Floating rate bonds in a rising rate environment

Floating rate loans may do well when rates are rising, but forecasting interest rate movements is notoriously difficult, says Morningstar Investment Management's Shehryar Khan.

Shehryar Khan, CFA 23 June, 2017 | 5:00PM
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Last week, Federal Reserve chair Janet Yellen announced that the central bank was following through on its move toward normalizing lending rates, hiking their overnight rate by 25 basis points. Yellen struck an optimistic tone on growth in the country, and downplayed fears of potential inflation weakness. Similarly, here at home, the Bank of Canada has started talking about the possibility of a rise in interest rates -- an encouraging sign for the Canadian economy. On the flip side, rising rates present a headwind for bonds, and investors may wonder how to position them in a portfolio.

Here at the Investment Management group at Morningstar, we are valuation-driven investors. When building our multi-asset portfolios, we aim to ignore short-term macroeconomic movements and look at any investment against the long-term return potential we expect for a given asset class based on the valuations reflected in the market.

While we can’t predict the future, the low yields in much of the developed world, even with rising rates in the U.S., means current valuations could imply lower returns going forward. In such an environment, floating rate loans could be a potentially attractive asset class, given that they have the opportunity to benefit from rising interest rates. As their name suggests, the interest payment of a floating rate loan resets at a predetermined frequency. However, we always strive to balance potential gains against the risks in an asset class. While floating rate loans may do well when rates are rising, they typically don’t do so well when rates fall, and forecasting interest rate movements with sustained accuracy is notoriously difficult. As such, any potential holding should be appropriately sized in your portfolio.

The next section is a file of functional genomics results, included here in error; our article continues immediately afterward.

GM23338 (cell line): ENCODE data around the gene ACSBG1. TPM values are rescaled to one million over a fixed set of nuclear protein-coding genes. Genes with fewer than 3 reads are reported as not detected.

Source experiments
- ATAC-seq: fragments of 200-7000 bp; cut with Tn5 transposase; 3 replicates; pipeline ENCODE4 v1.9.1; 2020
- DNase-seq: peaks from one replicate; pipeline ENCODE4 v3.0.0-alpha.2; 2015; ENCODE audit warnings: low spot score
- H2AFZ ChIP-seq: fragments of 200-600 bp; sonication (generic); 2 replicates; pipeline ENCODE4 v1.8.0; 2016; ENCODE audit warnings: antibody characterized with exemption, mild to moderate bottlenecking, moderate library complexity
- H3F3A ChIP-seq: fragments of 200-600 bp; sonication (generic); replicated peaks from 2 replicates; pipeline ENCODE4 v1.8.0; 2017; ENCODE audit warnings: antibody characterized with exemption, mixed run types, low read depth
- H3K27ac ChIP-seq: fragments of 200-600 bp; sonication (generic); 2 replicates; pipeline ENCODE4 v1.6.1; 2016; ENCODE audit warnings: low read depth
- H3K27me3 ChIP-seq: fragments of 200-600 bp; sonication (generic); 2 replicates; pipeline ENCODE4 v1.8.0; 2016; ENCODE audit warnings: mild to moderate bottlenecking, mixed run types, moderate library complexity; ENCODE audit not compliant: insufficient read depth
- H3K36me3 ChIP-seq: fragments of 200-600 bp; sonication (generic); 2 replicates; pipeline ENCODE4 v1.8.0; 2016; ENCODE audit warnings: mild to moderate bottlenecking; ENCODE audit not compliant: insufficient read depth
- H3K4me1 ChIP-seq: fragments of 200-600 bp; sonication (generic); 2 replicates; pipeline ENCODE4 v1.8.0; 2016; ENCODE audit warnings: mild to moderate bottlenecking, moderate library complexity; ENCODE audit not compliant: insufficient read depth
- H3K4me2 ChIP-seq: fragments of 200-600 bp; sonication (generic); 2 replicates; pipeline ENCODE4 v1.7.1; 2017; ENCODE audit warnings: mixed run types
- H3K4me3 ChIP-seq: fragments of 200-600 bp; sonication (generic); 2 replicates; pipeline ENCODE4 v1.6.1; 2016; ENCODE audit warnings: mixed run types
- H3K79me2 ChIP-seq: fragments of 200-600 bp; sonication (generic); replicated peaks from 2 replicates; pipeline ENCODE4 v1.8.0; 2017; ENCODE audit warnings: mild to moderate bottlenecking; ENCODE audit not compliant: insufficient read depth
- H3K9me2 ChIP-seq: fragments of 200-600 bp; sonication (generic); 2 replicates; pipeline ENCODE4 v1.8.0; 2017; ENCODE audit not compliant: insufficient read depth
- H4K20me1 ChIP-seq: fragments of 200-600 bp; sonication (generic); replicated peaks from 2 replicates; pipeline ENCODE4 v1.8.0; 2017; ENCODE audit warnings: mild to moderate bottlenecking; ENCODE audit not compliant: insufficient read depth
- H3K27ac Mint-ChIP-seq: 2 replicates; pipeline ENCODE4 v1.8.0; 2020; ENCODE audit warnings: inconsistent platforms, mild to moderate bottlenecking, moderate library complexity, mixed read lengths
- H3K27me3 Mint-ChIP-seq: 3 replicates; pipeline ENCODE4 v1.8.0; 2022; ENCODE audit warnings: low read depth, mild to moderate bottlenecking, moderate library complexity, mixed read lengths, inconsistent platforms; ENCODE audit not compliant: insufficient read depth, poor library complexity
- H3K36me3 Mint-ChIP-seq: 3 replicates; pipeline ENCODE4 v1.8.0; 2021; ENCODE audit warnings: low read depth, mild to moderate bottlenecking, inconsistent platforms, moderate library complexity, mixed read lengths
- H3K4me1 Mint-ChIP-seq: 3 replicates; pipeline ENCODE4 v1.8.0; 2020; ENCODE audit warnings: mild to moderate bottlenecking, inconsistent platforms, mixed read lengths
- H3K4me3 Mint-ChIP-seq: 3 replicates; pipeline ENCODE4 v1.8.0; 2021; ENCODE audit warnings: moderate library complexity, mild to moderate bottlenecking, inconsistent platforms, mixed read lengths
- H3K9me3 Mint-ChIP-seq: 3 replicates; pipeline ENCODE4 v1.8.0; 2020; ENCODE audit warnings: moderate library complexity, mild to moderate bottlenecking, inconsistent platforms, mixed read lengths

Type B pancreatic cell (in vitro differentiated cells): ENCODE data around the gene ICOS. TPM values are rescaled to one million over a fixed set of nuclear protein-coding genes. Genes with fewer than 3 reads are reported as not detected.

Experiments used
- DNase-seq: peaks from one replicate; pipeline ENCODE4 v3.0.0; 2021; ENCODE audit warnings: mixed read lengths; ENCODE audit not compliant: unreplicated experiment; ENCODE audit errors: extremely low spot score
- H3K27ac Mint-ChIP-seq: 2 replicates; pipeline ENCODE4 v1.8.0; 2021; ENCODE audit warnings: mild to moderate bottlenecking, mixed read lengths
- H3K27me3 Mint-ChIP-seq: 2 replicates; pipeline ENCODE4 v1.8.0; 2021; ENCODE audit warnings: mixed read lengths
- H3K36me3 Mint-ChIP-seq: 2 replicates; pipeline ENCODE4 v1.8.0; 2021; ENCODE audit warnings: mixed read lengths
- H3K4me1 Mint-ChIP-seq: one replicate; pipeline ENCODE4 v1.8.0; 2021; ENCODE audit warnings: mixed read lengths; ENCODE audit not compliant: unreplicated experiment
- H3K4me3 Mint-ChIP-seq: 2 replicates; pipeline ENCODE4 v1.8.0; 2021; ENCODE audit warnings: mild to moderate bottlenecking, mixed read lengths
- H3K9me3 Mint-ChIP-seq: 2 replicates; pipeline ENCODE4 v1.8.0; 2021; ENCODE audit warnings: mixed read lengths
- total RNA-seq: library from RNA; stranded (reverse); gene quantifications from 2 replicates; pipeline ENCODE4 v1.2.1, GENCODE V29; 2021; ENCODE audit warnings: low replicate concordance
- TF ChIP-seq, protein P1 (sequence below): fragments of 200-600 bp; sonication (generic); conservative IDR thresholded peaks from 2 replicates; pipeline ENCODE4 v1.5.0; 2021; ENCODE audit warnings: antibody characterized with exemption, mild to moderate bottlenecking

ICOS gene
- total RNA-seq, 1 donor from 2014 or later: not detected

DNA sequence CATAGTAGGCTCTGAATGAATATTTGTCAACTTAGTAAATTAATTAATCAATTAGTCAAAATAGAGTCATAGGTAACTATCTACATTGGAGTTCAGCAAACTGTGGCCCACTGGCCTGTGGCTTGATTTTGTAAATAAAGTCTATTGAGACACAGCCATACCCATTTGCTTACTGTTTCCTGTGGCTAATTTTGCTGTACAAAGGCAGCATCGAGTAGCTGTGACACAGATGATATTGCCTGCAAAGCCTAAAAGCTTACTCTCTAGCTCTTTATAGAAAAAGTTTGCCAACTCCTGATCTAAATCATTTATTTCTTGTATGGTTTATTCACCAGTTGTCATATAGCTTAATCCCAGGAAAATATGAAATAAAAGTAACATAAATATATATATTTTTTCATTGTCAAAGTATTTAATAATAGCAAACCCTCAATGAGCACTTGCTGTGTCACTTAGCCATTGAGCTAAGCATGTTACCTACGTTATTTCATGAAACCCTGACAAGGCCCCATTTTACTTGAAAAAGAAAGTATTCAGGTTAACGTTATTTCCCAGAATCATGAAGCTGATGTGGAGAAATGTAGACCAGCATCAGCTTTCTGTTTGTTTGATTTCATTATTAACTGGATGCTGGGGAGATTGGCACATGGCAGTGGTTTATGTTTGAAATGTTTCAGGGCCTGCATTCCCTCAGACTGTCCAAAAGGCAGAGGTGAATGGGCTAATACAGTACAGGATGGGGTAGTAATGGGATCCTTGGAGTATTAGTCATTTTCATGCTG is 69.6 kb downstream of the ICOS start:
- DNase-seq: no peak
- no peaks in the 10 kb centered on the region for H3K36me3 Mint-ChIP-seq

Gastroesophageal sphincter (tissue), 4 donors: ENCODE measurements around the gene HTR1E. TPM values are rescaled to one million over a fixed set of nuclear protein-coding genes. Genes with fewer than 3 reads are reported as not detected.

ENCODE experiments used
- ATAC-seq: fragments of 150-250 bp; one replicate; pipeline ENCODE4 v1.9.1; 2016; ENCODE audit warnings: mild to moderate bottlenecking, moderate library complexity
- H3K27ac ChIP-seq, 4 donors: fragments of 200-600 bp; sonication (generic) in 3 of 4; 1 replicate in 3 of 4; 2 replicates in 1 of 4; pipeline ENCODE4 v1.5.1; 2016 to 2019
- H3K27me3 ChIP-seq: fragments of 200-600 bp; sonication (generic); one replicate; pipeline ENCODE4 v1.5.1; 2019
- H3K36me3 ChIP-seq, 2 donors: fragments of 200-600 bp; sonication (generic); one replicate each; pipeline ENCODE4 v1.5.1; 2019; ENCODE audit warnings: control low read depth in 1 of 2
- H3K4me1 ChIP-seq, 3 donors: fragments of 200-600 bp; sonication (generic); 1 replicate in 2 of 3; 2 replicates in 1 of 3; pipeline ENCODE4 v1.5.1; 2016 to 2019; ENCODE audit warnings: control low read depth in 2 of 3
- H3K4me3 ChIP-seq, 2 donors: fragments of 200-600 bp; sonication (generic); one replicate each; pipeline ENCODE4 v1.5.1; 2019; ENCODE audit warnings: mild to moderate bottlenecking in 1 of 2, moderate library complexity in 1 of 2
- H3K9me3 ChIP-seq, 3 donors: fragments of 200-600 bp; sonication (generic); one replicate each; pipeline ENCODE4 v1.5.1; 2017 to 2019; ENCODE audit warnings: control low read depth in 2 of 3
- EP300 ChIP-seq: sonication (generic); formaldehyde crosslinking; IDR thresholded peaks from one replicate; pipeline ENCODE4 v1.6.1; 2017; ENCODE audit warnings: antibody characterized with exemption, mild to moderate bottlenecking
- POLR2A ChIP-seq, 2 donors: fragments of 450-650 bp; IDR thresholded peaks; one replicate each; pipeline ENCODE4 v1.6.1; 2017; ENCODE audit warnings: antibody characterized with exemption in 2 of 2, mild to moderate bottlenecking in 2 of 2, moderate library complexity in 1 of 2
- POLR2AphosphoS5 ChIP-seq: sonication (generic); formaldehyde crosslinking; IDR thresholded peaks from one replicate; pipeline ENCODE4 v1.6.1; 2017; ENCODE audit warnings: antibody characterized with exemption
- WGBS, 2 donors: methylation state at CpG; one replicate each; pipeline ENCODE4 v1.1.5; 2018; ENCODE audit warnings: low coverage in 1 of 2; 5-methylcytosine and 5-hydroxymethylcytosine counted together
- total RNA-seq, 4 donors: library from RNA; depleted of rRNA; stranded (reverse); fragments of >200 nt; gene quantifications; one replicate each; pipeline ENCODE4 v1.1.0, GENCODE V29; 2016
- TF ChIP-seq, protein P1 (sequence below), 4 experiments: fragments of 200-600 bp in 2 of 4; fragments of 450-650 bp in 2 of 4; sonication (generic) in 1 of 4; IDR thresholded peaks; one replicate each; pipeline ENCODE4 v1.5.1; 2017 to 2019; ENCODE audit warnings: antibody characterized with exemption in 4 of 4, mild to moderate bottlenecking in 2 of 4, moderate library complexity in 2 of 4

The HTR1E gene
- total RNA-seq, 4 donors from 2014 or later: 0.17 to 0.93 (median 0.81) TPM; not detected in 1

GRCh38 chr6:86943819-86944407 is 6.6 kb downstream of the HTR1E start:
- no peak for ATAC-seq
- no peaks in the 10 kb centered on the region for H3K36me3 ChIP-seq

As always, investors adjusting their asset mix should keep their risk-tolerance and long-term asset allocation in mind, and revisit them regularly with their advisor if they use one. There will always be speed bumps along the way, but in the end, sticking to your plan will help get you to where you need to go.

For Morningstar Investment Management, I’m Shehryar Khan.

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Shehryar Khan, CFA

Shehryar Khan, CFA  Shehryar Khan, CFA, is a senior investment analyst for Morningstar’s Investment Management group.

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